Team Member Role(s) Profile
Paul Banaszkiewicz Paul Banaszkiewicz Section Editor
Lorgan Lorcan McGonagle Segment Author

Section editor: Paul Banaszkiewicz

Segment author: Lorcan McGonagle

Document history: 1/8/2019

  • Valid consent must be confirmed before starting treatment, physical investigation or providing personal care.
  • For consent to be valid, it must be given voluntarily by an appropriately informed person who has the capacity to consent to the intervention in question (this will be the patient or someone with parental responsibility for a patient under the age of 18 years, someone authorised to do so under a Lasting Power of Attorney or someone who has the authority to make treatment decisions as a court-appointed deputy). Acquiescence when the person does not know what the intervention entails is not “consent.”
  • A person lacks capacity if:
  1. They have an impairment or disturbance (for example a disability, condition or trauma or the effect of drugs or alcohol) that affects the way their mind or brain works.
  2. That impairment or disturbance means that they are unable to make a specific decision at the time it needs to be made.1
  • A person is unable to make a decision if they cannot do one or more of the following things:
  1. Understand the information given to them that is relevant to the decision
  2. Retain that information long enough to be able to make the decision
  3. Use or weigh up the information
  4. Communicate their decision
  • People may have capacity to consent to some interventions but not to others, or may have capacity at some times but not others.
  • Some people may wish to know very little about the treatment that is being proposed. If information is offered and declined, it is good practice to record this fact in the notes. However, it is possible that individuals’ wishes may change over time, and it is important to provide opportunities for them to express this.
  • GMC and BMA guidance encourages doctors to explain to patients the importance of knowing the options open to them while respecting a person’s wish not to know, and states that basic information should always be provided about what the treatment aims to achieve and what it will involve.
  • During an operation it may become evident that the person could benefit from an additional procedure that was not within the scope of the original consent. If it would be unreasonable to delay the procedure until the person regains consciousness (for example because there is a threat to the person’s life) it may be justified to perform the procedure on the grounds that it is in the person’s best interests. However, the procedure should not be performed merely because it is convenient. For example, a hysterectomy should never be performed during an operation without explicit consent, unless it is necessary to do so to save life.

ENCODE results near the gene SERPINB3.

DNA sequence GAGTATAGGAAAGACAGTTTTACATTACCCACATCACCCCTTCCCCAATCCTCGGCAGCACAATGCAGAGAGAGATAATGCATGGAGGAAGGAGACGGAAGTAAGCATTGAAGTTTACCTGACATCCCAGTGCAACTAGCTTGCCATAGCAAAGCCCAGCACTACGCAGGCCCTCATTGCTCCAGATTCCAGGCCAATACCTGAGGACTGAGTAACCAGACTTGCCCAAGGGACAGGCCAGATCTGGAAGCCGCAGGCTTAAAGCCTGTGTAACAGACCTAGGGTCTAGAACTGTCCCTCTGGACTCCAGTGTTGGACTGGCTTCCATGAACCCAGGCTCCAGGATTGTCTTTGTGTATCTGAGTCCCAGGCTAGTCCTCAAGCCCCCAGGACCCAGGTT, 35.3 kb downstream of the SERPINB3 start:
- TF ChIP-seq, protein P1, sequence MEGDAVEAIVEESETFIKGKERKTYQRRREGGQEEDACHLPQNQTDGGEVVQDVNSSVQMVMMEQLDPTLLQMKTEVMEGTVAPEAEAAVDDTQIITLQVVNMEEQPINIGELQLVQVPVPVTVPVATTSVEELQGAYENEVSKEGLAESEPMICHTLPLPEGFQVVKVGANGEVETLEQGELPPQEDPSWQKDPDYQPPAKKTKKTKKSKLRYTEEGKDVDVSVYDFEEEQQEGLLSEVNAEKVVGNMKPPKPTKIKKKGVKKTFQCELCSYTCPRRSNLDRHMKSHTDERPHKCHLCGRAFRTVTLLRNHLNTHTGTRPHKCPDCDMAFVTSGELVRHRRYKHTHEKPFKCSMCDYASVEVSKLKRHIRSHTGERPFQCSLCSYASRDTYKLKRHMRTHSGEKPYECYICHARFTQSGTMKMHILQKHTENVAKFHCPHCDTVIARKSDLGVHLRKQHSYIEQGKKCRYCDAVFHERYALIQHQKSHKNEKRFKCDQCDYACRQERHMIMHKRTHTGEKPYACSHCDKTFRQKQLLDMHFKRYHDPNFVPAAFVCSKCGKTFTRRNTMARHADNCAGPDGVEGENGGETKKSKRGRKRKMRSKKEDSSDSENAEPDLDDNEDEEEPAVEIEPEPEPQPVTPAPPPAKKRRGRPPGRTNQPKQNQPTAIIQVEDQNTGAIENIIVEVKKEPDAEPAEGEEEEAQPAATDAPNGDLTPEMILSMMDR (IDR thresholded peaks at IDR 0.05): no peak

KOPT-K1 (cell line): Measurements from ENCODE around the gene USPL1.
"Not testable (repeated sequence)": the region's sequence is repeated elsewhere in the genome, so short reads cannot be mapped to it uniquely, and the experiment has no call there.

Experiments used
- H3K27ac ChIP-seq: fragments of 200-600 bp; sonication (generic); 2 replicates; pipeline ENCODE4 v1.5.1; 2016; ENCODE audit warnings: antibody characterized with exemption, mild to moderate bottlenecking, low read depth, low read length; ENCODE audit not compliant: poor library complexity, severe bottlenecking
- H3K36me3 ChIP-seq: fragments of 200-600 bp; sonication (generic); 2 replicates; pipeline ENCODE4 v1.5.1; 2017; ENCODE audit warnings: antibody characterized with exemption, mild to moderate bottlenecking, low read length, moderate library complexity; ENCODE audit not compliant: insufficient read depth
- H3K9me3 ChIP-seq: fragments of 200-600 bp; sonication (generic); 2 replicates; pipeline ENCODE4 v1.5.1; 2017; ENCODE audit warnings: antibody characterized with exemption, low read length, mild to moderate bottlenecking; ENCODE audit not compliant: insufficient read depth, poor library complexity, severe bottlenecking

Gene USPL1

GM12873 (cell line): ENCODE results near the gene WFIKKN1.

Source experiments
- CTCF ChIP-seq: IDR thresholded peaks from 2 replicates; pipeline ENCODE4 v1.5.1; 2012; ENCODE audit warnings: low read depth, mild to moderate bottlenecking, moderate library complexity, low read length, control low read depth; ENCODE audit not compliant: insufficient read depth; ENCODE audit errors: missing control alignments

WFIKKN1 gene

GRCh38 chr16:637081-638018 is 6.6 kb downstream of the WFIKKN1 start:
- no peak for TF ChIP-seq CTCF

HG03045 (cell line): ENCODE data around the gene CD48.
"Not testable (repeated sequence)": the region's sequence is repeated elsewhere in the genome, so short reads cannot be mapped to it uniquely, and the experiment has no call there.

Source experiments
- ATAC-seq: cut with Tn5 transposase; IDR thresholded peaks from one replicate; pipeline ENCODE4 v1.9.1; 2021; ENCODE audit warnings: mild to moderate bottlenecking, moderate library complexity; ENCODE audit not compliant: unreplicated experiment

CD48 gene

• The task of seeking consent may be delegated to another person, as long as they are suitably trained and qualified.
  • No one is able to give consent to the examination or treatment of an adult who lacks the capacity to give consent for themself, unless they have been authorised to do so under a Lasting Power of Attorney or they have the authority to make treatment decisions as a court-appointed deputy.
  • People aged 16 or 17 years are presumed to be capable of consenting to their own medical treatment, and any ancillary procedures involved in that treatment, such as an anaesthetic. As for adults, consent will be valid only if it is given voluntarily by an appropriately informed young person capable of consenting to the particular intervention. However, unlike adults, the refusal of a competent person aged 16–17 years may in certain circumstances be overridden by either a person with parental responsibility or a court.
  • Gillick competence: children (under 16 years) who have sufficient understanding and intelligence to enable them to understand fully what is involved in a proposed intervention will also have the capacity to consent to that intervention.43


Due to the COVID pandemic you are required to prioritise your cases in knee surgery.
Which patient will you give top priority to in your elective list?


1. A 18-year-old 1 week ago sustained an isolated mid-substance ACL tear confirmed on MRI scan with a range of motion from 20 to 80 degrees